Where Have All the Bluebirds Gone?

Where Have All the Bluebirds Gone?

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There is more to grouping readers than the traditional grouping by ability with each level not so cleverly disguised by names like bluebirds, redbirds, and crows. Flexible grouping allows teachers to address today's diverse classrooms. In this practical guidebook, JoAnne Caldwell and Michael Ford describe a variety of grouping patterns and ways to implement them throughout the elementary grades. First they examine the most recent research on grouping practices in reading programs to present a rationale for moving these practices in new directions. Then they explore the qhow to'sq of alternative grouping, including whole-room instruction, small-group formats, cooperative grouping, working in pairs, and individualized reading programs. They also visit classrooms at different grade levels to capture the stories of teachers who have implemented flexible patterns.Finally, guided reading depends on the learner being engaged in learning as the instruction is provided. Small groups used for intervention are usually formed by identifying students who are at similar levels in their reading development. ... While it is typically used with younger students, interventions may be necessary with some older students. ... Another popular conceptualization of small-group instruction in reading is to bring a group of readers together to share their response to aanbsp;...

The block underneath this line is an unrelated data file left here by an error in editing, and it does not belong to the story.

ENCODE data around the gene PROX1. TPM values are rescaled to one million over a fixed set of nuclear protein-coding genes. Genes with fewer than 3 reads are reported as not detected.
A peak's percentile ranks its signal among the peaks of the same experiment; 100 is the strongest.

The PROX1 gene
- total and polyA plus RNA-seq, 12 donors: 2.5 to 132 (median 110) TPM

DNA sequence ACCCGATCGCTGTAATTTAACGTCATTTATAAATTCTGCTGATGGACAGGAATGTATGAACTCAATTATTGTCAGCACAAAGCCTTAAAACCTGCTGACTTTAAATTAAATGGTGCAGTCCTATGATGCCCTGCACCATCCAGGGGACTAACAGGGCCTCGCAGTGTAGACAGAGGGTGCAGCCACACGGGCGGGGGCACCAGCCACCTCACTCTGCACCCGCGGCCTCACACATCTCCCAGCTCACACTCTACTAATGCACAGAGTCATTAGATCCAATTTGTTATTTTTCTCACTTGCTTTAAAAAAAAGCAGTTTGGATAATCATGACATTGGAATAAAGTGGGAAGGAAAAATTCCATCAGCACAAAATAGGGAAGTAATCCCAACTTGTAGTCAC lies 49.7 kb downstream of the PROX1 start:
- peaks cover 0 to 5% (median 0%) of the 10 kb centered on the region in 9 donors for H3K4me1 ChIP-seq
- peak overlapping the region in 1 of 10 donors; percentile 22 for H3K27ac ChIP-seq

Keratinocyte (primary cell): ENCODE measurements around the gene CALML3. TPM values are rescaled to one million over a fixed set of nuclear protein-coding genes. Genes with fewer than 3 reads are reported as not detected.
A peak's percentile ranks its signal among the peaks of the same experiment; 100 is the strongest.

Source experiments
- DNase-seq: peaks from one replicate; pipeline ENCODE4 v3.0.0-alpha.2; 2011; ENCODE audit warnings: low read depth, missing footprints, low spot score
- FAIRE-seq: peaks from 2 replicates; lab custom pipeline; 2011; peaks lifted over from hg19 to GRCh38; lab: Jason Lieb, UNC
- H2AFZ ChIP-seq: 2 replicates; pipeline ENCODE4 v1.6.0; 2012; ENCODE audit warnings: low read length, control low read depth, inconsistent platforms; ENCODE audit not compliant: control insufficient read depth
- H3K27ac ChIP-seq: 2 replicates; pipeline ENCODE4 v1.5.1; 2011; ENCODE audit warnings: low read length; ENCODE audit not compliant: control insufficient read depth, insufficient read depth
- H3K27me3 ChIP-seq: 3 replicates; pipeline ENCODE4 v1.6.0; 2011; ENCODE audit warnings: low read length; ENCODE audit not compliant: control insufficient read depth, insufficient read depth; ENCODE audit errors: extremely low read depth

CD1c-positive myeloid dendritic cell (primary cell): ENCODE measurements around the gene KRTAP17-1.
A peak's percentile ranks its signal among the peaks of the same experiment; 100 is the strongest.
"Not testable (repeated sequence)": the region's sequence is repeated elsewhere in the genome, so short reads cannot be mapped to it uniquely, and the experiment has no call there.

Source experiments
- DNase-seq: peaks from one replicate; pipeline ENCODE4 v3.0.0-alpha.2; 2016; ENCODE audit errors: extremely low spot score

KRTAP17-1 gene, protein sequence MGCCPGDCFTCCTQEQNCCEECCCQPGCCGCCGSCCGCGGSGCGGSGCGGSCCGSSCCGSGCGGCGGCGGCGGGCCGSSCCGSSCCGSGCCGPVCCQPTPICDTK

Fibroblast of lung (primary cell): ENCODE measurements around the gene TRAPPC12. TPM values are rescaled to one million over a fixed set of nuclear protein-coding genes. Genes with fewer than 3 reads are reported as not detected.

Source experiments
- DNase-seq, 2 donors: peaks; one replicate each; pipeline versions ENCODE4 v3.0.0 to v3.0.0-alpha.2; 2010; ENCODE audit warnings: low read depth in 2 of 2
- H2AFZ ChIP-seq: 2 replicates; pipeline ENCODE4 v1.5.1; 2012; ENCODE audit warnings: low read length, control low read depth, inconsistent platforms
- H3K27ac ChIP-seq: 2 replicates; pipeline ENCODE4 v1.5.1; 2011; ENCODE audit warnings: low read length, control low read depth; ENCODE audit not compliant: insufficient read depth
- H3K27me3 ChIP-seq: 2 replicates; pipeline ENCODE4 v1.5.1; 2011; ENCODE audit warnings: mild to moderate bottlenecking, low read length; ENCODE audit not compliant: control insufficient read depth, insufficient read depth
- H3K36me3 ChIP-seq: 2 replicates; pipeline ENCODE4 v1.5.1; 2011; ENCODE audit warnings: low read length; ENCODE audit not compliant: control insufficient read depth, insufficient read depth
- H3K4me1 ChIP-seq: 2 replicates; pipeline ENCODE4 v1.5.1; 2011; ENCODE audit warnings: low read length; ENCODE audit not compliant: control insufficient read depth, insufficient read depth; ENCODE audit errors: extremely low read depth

Title:Where Have All the Bluebirds Gone?
Author:JoAnne Schudt Caldwell, Michael P. Ford
Publisher:Heinemann Educational Books - 2002


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